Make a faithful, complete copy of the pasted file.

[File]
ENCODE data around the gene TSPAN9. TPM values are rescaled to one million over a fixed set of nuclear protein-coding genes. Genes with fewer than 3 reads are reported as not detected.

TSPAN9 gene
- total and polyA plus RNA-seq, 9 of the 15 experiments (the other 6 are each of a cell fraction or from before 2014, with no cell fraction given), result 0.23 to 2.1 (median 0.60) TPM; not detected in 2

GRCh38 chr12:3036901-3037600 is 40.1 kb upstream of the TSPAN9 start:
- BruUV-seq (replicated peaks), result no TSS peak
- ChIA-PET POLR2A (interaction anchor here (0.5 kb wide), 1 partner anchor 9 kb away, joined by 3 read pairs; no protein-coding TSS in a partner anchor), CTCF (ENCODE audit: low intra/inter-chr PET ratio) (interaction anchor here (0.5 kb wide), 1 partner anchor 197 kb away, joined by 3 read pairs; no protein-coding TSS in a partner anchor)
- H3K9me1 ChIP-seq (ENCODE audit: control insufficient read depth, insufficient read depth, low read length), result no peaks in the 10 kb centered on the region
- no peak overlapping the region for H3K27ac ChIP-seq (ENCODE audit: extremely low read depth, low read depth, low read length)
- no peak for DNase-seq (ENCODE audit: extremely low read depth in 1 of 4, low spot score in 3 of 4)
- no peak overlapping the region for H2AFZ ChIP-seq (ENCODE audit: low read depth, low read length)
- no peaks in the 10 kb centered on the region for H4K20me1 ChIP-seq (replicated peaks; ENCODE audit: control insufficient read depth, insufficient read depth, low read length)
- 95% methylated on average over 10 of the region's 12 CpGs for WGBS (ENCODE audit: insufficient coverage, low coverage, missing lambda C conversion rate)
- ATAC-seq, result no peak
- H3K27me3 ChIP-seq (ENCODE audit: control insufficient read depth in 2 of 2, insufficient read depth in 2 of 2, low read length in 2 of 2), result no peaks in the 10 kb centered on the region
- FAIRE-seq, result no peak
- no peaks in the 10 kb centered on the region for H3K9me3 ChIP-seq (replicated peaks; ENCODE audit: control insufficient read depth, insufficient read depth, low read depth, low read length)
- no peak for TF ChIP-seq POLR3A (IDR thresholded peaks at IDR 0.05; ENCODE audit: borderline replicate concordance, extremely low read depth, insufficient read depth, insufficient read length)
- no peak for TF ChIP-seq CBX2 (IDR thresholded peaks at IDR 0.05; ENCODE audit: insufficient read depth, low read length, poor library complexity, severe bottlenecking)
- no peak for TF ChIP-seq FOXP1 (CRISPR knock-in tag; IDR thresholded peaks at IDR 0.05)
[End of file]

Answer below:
ENCODE data around the gene TSPAN9. TPM values are rescaled to one million over a fixed set of nuclear protein-coding genes. Genes with fewer than 3 reads are reported as not detected.

TSPAN9 gene
- total and polyA plus RNA-seq, 9 of the 15 experiments (the other 6 are each of a cell fraction or from before 2014, with no cell fraction given), result 0.23 to 2.1 (median 0.60) TPM; not detected in 2

GRCh38 chr12:3036901-3037600 is 40.1 kb upstream of the TSPAN9 start:
- BruUV-seq (replicated peaks), result no TSS peak
- ChIA-PET POLR2A (interaction anchor here (0.5 kb wide), 1 partner anchor 9 kb away, joined by 3 read pairs; no protein-coding TSS in a partner anchor), CTCF (ENCODE audit: low intra/inter-chr PET ratio) (interaction anchor here (0.5 kb wide), 1 partner anchor 197 kb away, joined by 3 read pairs; no protein-coding TSS in a partner anchor)
- H3K9me1 ChIP-seq (ENCODE audit: control insufficient read depth, insufficient read depth, low read length), result no peaks in the 10 kb centered on the region
- no peak overlapping the region for H3K27ac ChIP-seq (ENCODE audit: extremely low read depth, low read depth, low read length)
- no peak for DNase-seq (ENCODE audit: extremely low read depth in 1 of 4, low spot score in 3 of 4)
- no peak overlapping the region for H2AFZ ChIP-seq (ENCODE audit: low read depth, low read length)
- no peaks in the 10 kb centered on the region for H4K20me1 ChIP-seq (replicated peaks; ENCODE audit: control insufficient read depth, insufficient read depth, low read length)
- 95% methylated on average over 10 of the region's 12 CpGs for WGBS (ENCODE audit: insufficient coverage, low coverage, missing lambda C conversion rate)
- ATAC-seq, result no peak
- H3K27me3 ChIP-seq (ENCODE audit: control insufficient read depth in 2 of 2, insufficient read depth in 2 of 2, low read length in 2 of 2), result no peaks in the 10 kb centered on the region
- FAIRE-seq, result no peak
- no peaks in the 10 kb centered on the region for H3K9me3 ChIP-seq (replicated peaks; ENCODE audit: control insufficient read depth, insufficient read depth, low read depth, low read length)
- no peak for TF ChIP-seq POLR3A (IDR thresholded peaks at IDR 0.05; ENCODE audit: borderline replicate concordance, extremely low read depth, insufficient read depth, insufficient read length)
- no peak for TF ChIP-seq CBX2 (IDR thresholded peaks at IDR 0.05; ENCODE audit: insufficient read depth, low read length, poor library complexity, severe bottlenecking)
- no peak for TF ChIP-seq FOXP1 (CRISPR knock-in tag; IDR thresholded peaks at IDR 0.05)